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Cutting Contrives Conical Cup (Posted on 2005-04-01) Difficulty: 3 of 5
Out of a circular piece of paper, you wish to form a cone cup, so you cut out a circle wedge (with its extreme at the circle center) and join the resulting straight sides, forming a conical cup.

What size should the wedge be, to maximize the capacity of the cone?

See The Solution Submitted by Old Original Oskar!    
Rating: 4.0000 (2 votes)

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Solution Straight forward (if dull) approach | Comment 11 of 17 |

Isnt this easiest to solve by making the volume of the cone a function of the angle and grinding through the differentiation?

<o:p> </o:p>

Let the radius of the wedge = slope length of the cone = 1 for simplicitys sake.

Calling the angle of the paper used (in radians), , we get that the circumference of the cone = arc length of the wedge used = .  Thus the radius of the base of the cone is /2.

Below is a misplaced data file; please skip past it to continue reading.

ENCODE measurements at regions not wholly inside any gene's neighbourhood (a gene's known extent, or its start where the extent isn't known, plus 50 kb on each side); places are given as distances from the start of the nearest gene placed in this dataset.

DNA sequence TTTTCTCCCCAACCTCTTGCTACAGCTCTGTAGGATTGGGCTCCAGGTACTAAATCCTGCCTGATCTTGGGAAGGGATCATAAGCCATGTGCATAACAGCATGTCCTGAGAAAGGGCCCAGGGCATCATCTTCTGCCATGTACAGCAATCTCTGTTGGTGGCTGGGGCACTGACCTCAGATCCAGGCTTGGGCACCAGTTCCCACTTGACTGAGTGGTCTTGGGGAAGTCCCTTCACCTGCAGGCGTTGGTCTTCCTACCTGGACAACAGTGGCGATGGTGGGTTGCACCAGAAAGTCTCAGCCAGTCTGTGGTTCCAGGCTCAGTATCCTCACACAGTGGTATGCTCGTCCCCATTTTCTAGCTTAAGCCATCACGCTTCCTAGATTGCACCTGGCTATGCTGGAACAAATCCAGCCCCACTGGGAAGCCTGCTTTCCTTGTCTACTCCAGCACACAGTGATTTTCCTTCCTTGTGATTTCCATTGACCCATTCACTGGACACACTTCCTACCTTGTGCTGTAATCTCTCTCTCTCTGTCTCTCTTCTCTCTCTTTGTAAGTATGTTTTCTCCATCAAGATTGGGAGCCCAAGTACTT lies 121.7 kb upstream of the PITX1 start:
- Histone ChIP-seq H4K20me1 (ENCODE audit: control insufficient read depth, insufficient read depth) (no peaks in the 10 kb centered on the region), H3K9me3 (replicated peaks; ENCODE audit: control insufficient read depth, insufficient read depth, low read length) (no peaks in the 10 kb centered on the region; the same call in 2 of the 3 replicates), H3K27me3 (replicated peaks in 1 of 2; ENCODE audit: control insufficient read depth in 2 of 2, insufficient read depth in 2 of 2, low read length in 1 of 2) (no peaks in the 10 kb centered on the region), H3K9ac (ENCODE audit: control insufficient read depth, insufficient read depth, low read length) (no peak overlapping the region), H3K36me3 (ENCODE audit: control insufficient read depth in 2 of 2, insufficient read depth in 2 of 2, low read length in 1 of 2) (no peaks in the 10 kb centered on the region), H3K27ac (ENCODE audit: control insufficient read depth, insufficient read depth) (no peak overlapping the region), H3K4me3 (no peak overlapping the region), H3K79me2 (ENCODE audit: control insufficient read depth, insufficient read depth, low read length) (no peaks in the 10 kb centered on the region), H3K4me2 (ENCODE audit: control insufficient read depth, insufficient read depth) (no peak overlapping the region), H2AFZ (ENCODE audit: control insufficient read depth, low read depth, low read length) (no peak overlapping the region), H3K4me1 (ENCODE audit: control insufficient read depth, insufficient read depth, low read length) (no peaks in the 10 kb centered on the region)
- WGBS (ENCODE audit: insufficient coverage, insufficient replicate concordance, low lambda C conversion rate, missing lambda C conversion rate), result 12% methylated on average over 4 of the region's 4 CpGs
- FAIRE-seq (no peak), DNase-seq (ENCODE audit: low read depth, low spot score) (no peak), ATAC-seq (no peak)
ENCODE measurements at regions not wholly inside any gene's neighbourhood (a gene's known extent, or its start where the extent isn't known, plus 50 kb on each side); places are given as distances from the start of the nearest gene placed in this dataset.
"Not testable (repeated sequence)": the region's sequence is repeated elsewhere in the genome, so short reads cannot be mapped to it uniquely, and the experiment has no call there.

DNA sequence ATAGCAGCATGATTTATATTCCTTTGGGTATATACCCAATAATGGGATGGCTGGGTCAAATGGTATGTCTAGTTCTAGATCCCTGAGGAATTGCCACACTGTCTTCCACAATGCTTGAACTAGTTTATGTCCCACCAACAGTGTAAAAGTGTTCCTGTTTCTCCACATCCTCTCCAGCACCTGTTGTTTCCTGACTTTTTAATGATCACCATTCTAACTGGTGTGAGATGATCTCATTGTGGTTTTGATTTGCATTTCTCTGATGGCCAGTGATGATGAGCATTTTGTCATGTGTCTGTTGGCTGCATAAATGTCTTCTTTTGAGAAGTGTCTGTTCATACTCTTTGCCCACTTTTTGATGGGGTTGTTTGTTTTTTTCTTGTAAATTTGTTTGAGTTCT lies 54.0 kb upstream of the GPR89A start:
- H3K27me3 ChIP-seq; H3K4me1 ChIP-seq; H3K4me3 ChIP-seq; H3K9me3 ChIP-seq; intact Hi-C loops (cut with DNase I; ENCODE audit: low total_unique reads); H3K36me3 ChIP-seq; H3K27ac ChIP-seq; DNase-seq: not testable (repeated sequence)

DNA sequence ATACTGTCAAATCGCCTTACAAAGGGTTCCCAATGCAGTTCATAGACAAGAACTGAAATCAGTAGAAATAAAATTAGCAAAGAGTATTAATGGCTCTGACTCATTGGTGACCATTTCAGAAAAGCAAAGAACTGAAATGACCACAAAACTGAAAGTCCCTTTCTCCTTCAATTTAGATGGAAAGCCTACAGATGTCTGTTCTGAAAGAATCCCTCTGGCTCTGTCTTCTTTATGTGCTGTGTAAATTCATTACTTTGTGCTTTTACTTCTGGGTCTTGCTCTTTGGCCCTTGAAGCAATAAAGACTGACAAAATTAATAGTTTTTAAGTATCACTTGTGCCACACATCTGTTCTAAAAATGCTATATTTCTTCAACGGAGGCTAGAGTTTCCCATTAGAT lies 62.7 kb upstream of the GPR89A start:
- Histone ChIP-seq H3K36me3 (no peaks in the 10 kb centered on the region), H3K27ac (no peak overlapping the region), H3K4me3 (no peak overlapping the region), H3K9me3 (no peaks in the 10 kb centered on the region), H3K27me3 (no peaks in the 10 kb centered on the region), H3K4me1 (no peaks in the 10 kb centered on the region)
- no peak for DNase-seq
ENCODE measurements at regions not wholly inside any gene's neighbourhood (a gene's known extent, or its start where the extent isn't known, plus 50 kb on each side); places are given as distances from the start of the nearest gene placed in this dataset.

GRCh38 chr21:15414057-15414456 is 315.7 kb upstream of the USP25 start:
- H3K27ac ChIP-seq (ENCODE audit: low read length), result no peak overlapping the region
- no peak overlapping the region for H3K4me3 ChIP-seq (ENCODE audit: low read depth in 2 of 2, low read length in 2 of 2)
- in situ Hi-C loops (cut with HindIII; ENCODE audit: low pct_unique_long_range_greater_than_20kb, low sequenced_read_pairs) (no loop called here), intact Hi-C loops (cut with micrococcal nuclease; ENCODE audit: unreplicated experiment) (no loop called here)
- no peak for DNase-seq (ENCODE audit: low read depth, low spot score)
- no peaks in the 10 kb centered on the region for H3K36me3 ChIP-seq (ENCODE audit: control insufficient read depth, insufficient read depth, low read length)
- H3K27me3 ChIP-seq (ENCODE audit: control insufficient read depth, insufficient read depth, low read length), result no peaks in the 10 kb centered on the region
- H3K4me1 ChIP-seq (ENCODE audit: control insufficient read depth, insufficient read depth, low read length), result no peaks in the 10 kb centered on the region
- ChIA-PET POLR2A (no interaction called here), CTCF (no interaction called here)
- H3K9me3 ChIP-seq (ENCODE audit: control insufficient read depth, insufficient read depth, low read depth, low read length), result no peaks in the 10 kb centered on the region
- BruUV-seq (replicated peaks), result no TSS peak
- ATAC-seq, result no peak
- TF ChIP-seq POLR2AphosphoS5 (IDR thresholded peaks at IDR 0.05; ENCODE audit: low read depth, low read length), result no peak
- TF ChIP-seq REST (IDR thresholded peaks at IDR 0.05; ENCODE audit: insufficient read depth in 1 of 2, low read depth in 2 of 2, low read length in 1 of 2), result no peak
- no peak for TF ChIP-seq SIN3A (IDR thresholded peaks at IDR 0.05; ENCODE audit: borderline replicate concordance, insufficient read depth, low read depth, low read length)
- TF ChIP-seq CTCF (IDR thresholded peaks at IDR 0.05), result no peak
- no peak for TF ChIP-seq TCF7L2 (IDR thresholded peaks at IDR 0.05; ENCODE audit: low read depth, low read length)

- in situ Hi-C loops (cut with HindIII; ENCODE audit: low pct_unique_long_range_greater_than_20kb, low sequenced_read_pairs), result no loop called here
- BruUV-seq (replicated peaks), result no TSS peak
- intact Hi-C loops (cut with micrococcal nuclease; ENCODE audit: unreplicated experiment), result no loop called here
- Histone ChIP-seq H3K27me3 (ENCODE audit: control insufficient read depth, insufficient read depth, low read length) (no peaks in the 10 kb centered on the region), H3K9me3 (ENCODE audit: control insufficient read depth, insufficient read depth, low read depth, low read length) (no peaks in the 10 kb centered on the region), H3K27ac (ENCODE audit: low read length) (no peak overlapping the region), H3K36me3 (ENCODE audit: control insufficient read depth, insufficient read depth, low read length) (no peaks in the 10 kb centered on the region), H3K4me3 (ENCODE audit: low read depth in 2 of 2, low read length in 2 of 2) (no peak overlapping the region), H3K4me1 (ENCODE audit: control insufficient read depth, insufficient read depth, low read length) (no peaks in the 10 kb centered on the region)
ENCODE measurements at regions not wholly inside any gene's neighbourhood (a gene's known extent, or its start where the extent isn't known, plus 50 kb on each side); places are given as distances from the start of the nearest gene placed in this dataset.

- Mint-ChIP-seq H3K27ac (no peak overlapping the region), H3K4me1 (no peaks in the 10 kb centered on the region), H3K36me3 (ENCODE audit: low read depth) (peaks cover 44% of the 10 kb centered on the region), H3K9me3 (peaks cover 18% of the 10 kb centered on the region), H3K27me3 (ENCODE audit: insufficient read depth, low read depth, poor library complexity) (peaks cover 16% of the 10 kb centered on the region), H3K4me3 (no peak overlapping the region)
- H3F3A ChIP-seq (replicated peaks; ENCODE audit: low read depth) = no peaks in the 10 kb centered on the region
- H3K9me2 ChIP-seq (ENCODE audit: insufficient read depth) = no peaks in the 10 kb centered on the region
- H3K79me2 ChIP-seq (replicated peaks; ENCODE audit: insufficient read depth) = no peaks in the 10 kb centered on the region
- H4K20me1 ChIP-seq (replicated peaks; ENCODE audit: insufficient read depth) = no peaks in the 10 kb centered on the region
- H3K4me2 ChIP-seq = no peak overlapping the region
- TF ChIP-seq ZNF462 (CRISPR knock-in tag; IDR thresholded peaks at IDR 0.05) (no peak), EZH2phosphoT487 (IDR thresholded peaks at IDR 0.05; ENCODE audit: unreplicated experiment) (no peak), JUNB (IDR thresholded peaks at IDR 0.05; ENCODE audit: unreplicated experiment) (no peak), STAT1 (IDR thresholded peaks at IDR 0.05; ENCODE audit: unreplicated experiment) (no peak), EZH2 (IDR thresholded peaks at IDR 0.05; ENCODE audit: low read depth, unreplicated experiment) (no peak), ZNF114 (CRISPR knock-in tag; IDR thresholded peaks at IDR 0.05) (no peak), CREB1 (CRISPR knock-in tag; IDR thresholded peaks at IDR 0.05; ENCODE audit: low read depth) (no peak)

Pythagoras then tells us the height of the cone is (1-^2/4^2).

<o:p> </o:p>

Volume of cone, V= 1/3**r^2*h

                             = 1/3**^2/4^2* (1-^2/4^2).

                             = 1/12(^2 (1-^2/4^2).

<o:p> </o:p>

Max volume will be when dV/d = 0

<o:p> </o:p>

dV/d = 1/12[2* (1-^2/4^2) C ^3/(4^2* (1-^2/4^2))]

<o:p> </o:p>

Setting this equal to zero gives 3^3-8^2* = 0

Solving finds = 0 (minimum volume) or = 2С(2/3) (maximum)

Thus the angle of the wedge to be removed

= 2-

= 2(1-(2/3)) rad


  Posted by Alec on 2005-04-02 10:12:17
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